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Research shows an increase in motorcycle fatalities

The roads in New Jersey and throughout the U.S. may be getting more dangerous for motorcyclists, according to the National Highway Traffic Safety Administration. While the overall injuries resulting from accidents involving motorcyclists are down, there has been an increase in fatalities.

NHTSA data shows that in 2015 there were 4,976 people killed in motorcycle accidents. This was an increase of 8.3 percent from 2014, when there were 4,594 people killed. The same period saw a decrease of 4.3 percent in injuries, from 92,000 in 2014 to 88,000 in 2015. During 2015, motorcyclists represented 14 percent of all people killed in traffic accidents and 4 percent of those injured. However, motorcyclists were 29 times more likely to die from a crash per mile travelled than car riders.

Speeding was involved in 33 percent of fatal motorcycle accidents. This was a much higher rate than for passenger car, light truck and large truck collisions. Alcohol use was another important factor. In 2015, 27 percent of motorcycle riders involved in fatal crashes had a BAC higher than 0.08 percent. Licensing is also a problem, as 27 percent of riders in fatal accidents did not have a valid license at the time of the incident. Finally, helmet usage also impacted the chance of injuries or death from a motorcycle crash. In 2014, for example, motorcyclists in states without universal helmet usage laws were 10 times more likely to die from a crash.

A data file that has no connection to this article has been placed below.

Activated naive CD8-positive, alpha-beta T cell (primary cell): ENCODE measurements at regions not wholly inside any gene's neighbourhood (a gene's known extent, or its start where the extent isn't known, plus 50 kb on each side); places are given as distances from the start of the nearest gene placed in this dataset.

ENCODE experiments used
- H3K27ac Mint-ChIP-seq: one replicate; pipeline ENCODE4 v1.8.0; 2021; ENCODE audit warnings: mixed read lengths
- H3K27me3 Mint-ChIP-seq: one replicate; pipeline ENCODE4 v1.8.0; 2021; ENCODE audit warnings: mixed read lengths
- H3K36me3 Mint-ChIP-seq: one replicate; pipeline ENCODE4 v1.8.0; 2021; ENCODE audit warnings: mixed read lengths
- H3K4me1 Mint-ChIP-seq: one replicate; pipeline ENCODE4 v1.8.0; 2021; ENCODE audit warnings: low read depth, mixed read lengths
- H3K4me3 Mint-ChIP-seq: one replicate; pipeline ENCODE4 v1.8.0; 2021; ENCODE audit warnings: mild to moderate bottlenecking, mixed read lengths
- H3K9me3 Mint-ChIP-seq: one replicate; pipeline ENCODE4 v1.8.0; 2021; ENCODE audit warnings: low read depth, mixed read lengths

Victims of motorcycle accidents might want to pursue claims for the damages. A personal injury lawyer could help gather evidence to show liability, such as police reports that show speeding or alcohol use was a factor in the crash.

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